One winter morning in 2013, Pedro Biaggi arrived at 5 a.m. at the Rockville office of La Nueva, WDCN-FM 87.7, the Spanish-language radio station where he hosted a weekday show. Outside the office, he was surprised to find a car with a man inside who was crying and holding a baby in his arms.
When Biaggi approached, the man said that federal immigration officers had arrived a few hours earlier at his home in Maryland and taken his wife in order to deport her back to their native country, Guatemala.
Biaggi, now 60, says he didn’t know what to do. But it soon occurred to him that he could use his radio show to share the man’s story and ask for advice. “Immediately, I had responses from professionals and immigration lawyers who listened and gave me all kinds of resources and options,” says the host of the weekday Pedro Biaggi Show. The morning-drive program now airs on La Pantera at 100.7 FM and 1220 AM, La Nueva’s sister station in Falls Church, Virginia, from 6 to 10 a.m. Monday through Friday.
That incident offers an example of why Biaggi is passionate about working in radio, a job he dreamed about since he was a young child and first visited a radio station, meeting the host and staff, while growing up in his native Puerto Rico. What impressed him the most was that the announcers could tell impactful stories just by using their voices.
“From that moment on, I dreamed and was determined that someday I was going to have my radio station,” he says. “I learned that I did not necessarily have to have a camera in front of me to be of interest to my people; I could be helpful to them through the radio. Being serviceable to a population comes from the heart.”
Now a resident of Washington, D.C., Biaggi is the president and general manager of La Nueva and La Pantera, both of which broadcast in Spanish for the Hispanic community living in Maryland, Virginia and the District. Hispanics make up about 11% of the population in Maryland, and 20% of Montgomery County.
The two stations are part of Costa Media, a multimedia Hispanic-owned broadcasting company based in New York. “We aim to have an impact on the Latino community in the area. We discuss the issues as they are, without being decorated or sounding pretty,” Biaggi says.
While La Nueva has been broadcasting since 2011 on a variety of topics, including local breaking news, and held discussions about immigration issues, La Pantera, which began broadcasting in July, focuses on sports, and its main audience is the region’s Mexican community. “I was extremely proud of us when La Pantera became the local official broadcaster of the 2022 World Cup,” Biaggi says.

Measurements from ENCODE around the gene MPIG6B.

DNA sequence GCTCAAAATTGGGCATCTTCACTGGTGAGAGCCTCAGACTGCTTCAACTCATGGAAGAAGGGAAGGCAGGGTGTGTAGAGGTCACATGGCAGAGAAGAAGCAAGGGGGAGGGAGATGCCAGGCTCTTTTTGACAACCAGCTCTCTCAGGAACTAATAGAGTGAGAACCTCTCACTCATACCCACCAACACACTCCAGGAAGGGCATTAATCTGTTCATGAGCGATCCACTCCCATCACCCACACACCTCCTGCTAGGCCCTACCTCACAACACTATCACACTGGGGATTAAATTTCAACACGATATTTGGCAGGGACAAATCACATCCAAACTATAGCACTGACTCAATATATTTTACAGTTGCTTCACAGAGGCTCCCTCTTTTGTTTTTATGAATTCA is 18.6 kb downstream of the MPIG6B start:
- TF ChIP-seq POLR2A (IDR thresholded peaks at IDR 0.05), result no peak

There are a total of 10 hosts between the two radio stations. Their objective is to “make this combo the No. 1 in the DMV radio market” by efficiently and quickly transmitting high-quality, up-to-the-minute information to their listeners, Biaggi says. “We represent a community that needs to have a voice,” he adds.
Once La Nueva started broadcasting, Biaggi and his staff realized that Latino residents were deeply interested in immigration issues and that the station should provide time to discuss the topic. The program Los Reyes de la Mañana, which airs from 6 to 10 a.m. weekdays on the station, conducts a daily discussion on the subject. Katherine Canto, an immigration lawyer and Bethesda resident who also is passionate about broadcasting, has been a regular guest on the show since January 2020, answering listeners’ questions about the latest immigration issues.
“Throughout the years in the radio show, I have listened to stories and cases that are very difficult to solve,” says Canto, adding that she always does her best to appropriately address questions posed on air. She finds that callers are often seeking basic information, like how to obtain permanent residency or a green card, or how to petition on behalf of a family member.
Canto says Hispanic residents in the D.C. metro area have been an essential part of the audience at La Nueva and now La Pantera. “We always seek to care and respect the culture of our listeners, because the most important thing for us is always to promote inclusion and respect. I truly have a great affection for them,” he adds.
Biaggi notes that the D.C. area is a multiethnic region with people whose traditions deserve to be appreciated. “For me, it was necessary to find a space where Latinos find the confidence to discuss sensitive issues such as migration and where they can also enjoy music and sports from their countries,” he says.
The stations’ goal for 2023 is “to see what opportunities there are to help my people and how we can reach their lives as Spanish-speaking radio stations…to make them happy with what they are looking for the most, the famous American dream.”